A combat medic helps to save the lives of those who fight for our country, but Sgt. Thai Lee was battling infertility at home after losing his genitals in an attack.
“Your testicles are no longer on your body,” Dr. Robert Dean told Sgt. Lee. “They’re missing.”
On Jan. 20, 2014, Sgt. Lee’s military base in Afghanistan came under attack.
He grabbed his rifle and ran toward danger, prepared to treat any wounded comrades.
Sgt. Lee was hit in the groin by a roadside bomb, and it dashed his hopes of having children in the future.
“I never realized how much I wanted to have a child until I couldn’t have one,” said Sgt. Lee.
Dr. Dean, who works at Walter Reed National Military Medical Center in Bethesda, Md., wanted to try a procedure that had only been used for diagnostic testing.
“Clearly this couple’s odds were extremely low because his reproductive organs were not with him anymore,” said Dr. Dean.
The procedure would extract sperm from the seminal vesicle, just beyond the prostate, behind the bladder where sperm is stored before ejaculation.
It was a race against time.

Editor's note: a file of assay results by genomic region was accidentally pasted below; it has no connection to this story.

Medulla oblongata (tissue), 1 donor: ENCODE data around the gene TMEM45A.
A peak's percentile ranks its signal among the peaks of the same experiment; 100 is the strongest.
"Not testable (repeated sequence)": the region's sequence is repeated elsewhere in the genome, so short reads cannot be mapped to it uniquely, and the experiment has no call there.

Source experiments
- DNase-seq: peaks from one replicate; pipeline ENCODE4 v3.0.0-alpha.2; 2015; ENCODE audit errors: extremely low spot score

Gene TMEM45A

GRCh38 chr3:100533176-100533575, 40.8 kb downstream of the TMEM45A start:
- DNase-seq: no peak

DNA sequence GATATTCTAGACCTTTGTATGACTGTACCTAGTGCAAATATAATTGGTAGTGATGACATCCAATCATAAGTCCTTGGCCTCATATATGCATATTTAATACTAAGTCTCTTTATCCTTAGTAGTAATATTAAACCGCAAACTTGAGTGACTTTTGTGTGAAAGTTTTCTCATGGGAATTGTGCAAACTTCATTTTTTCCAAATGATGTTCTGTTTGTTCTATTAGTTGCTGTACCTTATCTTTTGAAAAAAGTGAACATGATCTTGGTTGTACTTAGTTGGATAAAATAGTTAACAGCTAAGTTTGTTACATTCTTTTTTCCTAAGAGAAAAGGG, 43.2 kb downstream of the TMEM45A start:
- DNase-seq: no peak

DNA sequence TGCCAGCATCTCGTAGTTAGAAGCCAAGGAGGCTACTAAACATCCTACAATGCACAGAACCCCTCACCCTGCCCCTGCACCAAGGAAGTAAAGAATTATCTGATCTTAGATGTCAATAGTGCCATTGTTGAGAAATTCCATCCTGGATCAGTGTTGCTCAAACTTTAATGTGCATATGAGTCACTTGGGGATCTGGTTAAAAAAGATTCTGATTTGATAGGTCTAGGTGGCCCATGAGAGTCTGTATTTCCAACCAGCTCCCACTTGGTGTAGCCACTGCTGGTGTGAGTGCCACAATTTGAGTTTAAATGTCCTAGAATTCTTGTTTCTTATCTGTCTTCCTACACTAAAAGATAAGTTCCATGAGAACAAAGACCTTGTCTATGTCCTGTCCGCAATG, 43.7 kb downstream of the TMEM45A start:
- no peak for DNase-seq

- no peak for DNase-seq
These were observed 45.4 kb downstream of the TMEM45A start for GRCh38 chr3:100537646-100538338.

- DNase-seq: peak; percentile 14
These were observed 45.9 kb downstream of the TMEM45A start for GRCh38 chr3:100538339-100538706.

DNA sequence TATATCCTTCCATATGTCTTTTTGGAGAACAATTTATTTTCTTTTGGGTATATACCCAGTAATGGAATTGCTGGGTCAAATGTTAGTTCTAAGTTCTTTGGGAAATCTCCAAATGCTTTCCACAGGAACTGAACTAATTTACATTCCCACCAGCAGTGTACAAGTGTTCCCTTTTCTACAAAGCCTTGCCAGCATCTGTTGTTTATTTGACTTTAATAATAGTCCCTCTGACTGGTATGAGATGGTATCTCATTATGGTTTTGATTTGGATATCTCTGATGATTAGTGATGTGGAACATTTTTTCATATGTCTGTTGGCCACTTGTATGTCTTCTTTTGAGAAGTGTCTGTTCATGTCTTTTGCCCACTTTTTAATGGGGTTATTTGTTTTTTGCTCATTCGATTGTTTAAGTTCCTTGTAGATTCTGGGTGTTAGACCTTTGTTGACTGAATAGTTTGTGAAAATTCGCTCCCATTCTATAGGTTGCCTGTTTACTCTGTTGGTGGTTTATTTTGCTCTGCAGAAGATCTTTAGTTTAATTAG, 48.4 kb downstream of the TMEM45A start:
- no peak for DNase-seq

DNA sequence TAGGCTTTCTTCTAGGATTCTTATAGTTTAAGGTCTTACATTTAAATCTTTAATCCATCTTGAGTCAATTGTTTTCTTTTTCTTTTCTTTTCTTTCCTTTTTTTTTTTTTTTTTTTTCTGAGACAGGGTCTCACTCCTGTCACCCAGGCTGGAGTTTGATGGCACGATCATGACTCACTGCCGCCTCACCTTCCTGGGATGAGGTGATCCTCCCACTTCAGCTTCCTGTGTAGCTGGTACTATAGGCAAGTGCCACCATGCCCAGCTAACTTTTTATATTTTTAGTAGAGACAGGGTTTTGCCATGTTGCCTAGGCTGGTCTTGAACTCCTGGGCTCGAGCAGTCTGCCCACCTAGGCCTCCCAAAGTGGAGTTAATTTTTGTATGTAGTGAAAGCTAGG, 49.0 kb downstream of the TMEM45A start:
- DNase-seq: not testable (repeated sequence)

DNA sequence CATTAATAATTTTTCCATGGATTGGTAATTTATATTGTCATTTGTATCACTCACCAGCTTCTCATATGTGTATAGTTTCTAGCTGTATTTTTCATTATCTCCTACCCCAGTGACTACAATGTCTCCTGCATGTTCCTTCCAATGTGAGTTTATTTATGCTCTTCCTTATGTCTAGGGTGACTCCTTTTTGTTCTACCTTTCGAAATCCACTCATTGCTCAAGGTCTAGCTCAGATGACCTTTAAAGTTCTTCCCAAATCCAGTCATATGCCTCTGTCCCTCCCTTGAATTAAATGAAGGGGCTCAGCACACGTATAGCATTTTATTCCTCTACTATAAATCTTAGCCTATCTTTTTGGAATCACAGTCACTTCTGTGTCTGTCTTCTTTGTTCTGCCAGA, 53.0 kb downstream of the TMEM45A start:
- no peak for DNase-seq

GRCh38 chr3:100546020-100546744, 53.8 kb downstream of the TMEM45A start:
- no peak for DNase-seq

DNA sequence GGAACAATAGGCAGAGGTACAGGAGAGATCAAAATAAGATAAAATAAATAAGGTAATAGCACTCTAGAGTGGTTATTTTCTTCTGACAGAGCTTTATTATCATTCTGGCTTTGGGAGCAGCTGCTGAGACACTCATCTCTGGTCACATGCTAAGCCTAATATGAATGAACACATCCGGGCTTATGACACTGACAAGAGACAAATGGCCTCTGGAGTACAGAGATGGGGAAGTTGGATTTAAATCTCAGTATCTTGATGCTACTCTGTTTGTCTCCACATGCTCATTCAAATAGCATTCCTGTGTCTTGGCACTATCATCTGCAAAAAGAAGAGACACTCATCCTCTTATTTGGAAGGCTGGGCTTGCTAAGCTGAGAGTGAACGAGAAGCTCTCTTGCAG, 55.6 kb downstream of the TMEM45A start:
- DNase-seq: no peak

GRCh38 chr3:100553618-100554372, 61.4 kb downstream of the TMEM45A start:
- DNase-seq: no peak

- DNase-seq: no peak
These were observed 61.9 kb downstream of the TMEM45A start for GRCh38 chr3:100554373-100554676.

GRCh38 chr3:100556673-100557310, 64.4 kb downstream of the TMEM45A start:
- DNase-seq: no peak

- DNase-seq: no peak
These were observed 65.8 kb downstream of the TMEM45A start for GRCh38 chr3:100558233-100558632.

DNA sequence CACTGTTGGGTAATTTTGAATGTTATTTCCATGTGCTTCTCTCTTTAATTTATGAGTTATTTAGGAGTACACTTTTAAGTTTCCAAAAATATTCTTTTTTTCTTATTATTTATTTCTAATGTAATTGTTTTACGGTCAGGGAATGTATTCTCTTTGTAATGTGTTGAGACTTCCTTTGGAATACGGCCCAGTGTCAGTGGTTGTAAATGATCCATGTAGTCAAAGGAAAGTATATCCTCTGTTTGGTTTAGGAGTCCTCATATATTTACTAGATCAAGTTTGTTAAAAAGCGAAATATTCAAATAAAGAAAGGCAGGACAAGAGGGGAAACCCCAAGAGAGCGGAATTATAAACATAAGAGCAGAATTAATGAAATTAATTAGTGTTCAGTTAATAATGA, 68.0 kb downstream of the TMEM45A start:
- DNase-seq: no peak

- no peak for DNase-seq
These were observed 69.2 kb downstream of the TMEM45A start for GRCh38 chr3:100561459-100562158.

“His wounds and injuries happened five days prior to his arrival to Walter Reed,” said Dr. Dean. “So our window was closing rapidly.”
Sgt. Lee’s sperm was harvested and raced to the IVF Center at Walter Reed. Their first attempt at getting pregnant was unsuccessful, but the second brought their 8-month-old son Fabian Lee.
I would say he’s an absolute miracle worker,” said Sgt. Lee.
Now, Sgt. Lee and his wife, NkaoGer Lee are speaking out as the world’s first parents to have a baby with sperm extracted from the seminal vesicle.
“Having him here is like a miracle,” said NkaoGer Lee, Sgt. Lee’s wife.
Fabien has given his father something he lost on the battlefield - his emotions.
“[He] makes me laugh, makes me smile [and] makes me know there’s something worth living for,” said Sgt. Lee, Fabian’s dad.
The couple has begun their new life in Grimes, Iowa where they share their journey to others who have lost hope.
“I’m sure all fathers out there know it’s the greatest thing one can experience,” said Sgt. Lee.
More than 1,400 service members have suffered genital injuries in the wars in Iraq and Afghanistan, but an unprecedented procedure is giving injured service members hope.
Dr. Dean and his team at Walter Reed have done this procedure on just six men so far. Only two couples have tried IVF, including the Lees. The other couple didn’t get pregnant. The other four have their sperm banked and stored so they can attempt IVF in the future.